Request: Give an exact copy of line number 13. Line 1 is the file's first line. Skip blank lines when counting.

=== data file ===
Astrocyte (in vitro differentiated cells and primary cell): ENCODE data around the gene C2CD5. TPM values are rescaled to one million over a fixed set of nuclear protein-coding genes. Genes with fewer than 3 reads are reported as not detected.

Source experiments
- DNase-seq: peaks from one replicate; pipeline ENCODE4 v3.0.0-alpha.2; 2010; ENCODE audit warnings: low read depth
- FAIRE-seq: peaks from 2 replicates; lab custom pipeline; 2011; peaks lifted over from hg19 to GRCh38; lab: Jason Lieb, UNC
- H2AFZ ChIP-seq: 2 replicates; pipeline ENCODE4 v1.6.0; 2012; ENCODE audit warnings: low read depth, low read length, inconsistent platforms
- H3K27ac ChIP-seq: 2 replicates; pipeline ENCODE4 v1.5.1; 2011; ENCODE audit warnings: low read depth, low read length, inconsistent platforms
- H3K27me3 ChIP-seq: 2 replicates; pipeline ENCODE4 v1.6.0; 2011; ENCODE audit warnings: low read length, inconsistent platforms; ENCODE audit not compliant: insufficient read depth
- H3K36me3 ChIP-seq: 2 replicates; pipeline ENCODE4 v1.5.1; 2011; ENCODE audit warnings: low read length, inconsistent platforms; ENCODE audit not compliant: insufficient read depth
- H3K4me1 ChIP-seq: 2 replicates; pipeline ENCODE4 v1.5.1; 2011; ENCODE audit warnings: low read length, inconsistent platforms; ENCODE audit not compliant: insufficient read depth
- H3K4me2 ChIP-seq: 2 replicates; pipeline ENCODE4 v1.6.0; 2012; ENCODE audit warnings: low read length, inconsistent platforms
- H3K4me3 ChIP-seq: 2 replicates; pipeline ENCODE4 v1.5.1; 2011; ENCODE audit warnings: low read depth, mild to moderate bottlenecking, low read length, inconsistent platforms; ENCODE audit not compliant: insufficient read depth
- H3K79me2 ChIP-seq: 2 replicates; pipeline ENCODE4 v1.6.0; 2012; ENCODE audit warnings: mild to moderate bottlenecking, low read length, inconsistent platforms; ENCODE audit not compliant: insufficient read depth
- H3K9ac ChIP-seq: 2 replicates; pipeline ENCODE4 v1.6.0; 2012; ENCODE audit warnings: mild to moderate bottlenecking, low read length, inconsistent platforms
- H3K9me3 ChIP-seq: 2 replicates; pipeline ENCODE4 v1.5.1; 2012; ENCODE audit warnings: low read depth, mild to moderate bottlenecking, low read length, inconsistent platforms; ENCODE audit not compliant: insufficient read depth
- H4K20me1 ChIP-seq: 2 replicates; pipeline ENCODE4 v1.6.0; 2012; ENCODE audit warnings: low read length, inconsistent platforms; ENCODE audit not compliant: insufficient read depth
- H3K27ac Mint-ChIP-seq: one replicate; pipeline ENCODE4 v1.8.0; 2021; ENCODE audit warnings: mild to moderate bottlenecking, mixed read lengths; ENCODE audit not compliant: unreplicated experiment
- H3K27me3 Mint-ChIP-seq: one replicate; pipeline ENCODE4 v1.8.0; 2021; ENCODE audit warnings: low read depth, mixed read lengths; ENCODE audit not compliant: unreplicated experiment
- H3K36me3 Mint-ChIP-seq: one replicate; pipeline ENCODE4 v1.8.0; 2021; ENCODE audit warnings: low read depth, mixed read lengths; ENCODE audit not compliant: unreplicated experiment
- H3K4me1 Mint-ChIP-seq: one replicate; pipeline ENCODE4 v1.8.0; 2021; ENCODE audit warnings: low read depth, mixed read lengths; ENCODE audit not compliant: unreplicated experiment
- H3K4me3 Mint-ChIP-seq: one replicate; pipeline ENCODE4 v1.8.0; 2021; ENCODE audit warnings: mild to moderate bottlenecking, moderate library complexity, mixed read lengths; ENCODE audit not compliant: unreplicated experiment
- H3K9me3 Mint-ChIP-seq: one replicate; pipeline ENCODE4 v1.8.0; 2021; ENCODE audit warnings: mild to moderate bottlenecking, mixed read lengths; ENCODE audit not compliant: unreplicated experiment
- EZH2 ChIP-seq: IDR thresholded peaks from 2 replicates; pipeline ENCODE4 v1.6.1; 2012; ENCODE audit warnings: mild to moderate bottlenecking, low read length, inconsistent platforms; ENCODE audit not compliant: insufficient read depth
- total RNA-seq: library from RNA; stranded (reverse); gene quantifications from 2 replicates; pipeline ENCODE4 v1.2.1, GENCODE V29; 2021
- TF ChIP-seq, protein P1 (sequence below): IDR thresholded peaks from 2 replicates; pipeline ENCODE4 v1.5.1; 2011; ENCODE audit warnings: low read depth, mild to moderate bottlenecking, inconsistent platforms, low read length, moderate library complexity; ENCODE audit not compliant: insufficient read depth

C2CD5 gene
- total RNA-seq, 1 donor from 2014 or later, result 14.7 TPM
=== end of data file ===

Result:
- H3K9ac ChIP-seq: 2 replicates; pipeline ENCODE4 v1.6.0; 2012; ENCODE audit warnings: mild to moderate bottlenecking, low read length, inconsistent platforms